How to price your products and services more accurately.

If you want to achieve the profit margin necessary to make your business successful, you need to pay close attention to pricing and markup formulas. For example, if you operate a retail store, and you see on your annual income statement that your combined operating expenses, including administrative, marketing and overhead, totaled 35 percent of net sales, and your operating income was 20 percent, how would you price a new product that cost you $30 to buy at wholesale based on that information?

You might use the pricing formula expressed as R = C/(1-G). This translates to “Revenue (or selling price) equals Cost (of product) divided by 1-Gross Margin.” The term “gross margin” means what is left when you subtract cost of goods sold from net sales on your income statement. But it also equals your operating expenses (fixed costs) plus profit, because this is how the accounting equation works. In this case, $30 would be divided by 45 percent (one minus 55 percent) to yield your required markup of around 122 percent. Using this formula, you would price your product somewhere around $67.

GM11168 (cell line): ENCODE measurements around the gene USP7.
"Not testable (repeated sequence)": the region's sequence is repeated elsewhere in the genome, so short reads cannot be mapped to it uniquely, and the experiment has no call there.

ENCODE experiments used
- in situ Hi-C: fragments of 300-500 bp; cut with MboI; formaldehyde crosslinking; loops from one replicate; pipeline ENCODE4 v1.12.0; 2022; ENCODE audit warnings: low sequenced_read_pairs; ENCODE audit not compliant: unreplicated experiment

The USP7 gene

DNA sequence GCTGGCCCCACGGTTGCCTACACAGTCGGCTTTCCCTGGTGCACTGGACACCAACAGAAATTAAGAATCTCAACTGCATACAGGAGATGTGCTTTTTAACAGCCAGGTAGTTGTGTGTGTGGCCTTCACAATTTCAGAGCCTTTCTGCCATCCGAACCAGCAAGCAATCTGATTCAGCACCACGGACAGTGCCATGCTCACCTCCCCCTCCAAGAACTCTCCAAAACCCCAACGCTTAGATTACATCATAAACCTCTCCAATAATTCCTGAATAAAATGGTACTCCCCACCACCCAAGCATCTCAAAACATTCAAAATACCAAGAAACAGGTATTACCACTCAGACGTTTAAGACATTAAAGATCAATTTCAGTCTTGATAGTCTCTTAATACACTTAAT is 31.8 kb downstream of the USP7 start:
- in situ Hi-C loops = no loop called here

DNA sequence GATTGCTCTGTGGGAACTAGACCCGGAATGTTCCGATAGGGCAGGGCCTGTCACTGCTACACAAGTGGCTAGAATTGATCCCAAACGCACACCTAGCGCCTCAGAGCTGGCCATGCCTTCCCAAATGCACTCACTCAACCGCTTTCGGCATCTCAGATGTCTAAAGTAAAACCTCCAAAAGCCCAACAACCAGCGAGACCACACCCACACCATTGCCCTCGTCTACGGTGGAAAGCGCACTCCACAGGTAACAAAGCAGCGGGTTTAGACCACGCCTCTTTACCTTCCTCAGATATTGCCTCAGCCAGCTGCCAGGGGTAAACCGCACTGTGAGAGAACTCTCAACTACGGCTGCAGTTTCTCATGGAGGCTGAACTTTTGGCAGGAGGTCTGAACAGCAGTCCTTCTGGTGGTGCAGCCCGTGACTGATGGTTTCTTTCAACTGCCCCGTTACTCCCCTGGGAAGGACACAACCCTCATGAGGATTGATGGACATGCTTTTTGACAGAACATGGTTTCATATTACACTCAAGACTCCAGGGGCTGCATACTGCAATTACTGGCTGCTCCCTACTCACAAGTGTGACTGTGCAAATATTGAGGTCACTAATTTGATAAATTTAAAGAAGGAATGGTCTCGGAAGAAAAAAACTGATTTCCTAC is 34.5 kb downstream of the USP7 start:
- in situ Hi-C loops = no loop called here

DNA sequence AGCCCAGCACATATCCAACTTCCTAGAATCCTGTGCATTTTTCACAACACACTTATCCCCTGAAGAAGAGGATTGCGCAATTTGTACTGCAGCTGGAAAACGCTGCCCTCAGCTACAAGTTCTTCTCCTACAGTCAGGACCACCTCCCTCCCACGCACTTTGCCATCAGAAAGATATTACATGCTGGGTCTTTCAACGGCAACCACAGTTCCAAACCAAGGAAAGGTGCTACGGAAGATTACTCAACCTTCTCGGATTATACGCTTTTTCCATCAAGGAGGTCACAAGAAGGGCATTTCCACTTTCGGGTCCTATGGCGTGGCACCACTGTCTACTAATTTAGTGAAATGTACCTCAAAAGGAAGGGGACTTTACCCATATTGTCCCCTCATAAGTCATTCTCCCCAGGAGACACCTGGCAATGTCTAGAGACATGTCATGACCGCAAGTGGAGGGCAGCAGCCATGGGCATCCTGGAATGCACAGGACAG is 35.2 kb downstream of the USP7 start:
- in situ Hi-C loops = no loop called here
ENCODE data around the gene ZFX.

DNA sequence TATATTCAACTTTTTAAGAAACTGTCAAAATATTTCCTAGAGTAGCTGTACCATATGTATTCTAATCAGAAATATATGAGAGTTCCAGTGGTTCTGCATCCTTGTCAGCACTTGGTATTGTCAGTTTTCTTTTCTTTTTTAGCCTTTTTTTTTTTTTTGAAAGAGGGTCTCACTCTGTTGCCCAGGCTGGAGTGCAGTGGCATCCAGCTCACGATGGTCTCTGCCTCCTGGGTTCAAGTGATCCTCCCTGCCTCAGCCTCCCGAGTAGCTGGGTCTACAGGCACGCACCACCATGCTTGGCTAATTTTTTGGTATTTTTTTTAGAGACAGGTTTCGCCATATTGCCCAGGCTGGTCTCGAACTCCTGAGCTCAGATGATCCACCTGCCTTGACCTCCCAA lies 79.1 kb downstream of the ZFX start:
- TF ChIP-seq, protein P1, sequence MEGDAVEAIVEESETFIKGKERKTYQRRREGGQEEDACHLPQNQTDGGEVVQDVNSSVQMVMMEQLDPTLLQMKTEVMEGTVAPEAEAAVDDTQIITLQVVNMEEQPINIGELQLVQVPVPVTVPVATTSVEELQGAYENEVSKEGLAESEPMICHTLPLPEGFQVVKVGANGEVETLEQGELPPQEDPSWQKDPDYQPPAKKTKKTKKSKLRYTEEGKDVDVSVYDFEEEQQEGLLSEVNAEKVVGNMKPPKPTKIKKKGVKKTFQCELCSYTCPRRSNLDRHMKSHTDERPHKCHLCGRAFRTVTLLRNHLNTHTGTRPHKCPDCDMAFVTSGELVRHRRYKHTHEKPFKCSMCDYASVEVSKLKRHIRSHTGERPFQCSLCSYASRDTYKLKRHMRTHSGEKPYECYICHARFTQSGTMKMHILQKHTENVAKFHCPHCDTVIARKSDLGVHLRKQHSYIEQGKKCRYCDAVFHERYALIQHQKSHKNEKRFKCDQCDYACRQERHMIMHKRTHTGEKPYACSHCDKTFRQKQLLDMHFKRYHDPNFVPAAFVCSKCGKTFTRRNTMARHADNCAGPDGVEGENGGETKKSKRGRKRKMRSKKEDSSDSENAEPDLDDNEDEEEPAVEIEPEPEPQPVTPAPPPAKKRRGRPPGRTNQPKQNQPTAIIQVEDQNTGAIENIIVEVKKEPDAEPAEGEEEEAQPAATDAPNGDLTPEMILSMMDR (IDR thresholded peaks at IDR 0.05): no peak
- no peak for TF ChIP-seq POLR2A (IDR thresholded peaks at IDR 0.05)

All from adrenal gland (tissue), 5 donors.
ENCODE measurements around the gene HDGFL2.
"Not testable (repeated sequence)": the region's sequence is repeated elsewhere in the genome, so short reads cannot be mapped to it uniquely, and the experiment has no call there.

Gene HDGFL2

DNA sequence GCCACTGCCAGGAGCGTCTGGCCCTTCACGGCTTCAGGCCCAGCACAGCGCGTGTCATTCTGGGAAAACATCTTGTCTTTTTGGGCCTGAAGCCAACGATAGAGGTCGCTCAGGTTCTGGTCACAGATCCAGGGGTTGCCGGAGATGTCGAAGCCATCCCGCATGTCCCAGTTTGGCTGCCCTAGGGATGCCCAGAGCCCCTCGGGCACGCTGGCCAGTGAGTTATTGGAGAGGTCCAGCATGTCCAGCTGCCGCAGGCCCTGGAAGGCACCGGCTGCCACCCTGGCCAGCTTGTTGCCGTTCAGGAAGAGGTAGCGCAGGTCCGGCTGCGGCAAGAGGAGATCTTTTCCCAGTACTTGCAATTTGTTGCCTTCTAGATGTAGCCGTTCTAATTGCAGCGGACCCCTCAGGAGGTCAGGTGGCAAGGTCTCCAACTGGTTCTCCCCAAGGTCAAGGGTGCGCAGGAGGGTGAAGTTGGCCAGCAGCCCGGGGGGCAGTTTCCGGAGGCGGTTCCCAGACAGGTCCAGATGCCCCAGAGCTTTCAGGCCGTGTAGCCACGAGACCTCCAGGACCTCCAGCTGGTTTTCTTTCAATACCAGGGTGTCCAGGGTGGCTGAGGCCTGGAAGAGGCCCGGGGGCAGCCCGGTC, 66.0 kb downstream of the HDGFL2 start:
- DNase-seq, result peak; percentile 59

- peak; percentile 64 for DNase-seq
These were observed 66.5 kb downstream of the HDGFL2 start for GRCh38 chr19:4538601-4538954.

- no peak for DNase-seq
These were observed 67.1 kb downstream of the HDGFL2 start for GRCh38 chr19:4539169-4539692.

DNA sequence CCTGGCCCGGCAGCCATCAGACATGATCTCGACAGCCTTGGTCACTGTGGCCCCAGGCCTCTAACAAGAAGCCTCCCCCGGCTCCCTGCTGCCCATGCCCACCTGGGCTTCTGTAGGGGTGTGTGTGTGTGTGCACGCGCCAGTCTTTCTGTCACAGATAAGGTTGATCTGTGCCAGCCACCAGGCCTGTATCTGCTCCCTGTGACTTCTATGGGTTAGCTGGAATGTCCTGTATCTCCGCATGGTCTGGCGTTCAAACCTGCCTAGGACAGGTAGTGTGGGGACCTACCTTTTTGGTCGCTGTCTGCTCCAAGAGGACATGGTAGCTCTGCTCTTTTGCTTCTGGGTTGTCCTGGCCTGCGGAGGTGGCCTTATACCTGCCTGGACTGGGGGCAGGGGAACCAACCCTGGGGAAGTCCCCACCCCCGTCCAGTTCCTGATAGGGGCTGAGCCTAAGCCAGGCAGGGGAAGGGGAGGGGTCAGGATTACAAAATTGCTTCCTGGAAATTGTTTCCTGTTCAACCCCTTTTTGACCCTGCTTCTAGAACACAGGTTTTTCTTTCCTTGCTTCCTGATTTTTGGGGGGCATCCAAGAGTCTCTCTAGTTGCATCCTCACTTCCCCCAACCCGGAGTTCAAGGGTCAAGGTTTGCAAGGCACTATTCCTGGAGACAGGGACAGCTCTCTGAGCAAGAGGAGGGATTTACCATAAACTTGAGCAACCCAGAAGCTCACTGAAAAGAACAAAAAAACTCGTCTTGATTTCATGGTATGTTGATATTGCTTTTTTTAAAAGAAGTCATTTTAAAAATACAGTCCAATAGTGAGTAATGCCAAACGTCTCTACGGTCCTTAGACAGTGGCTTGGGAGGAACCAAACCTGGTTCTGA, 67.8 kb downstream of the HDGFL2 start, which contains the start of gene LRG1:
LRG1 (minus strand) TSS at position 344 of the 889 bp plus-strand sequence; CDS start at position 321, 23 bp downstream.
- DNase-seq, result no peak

Pricing strategies can be a lot more complex (or a lot more simplistic) than this, of course; you might decide this markup is too high or too low or you might need to use a different formula altogether. However, no formula or strategy will be accurate without first doing a vertical analysis of your revenue, costs, expenses, and profit.

How to compare different expense and cost ratios to one another.

Comparing different expense ratios allows you to direct your cost saving efforts where it will have the most impact. For example, suppose you have been spending a lot of time trying to cut back on one expense, such as insurance. Through vertical analysis you find out this expense takes up a relatively low 2 percent of net sales, but your electricity and gas is costing you 15 percent. Perhaps your efforts would be better spent on reigning in energy costs instead.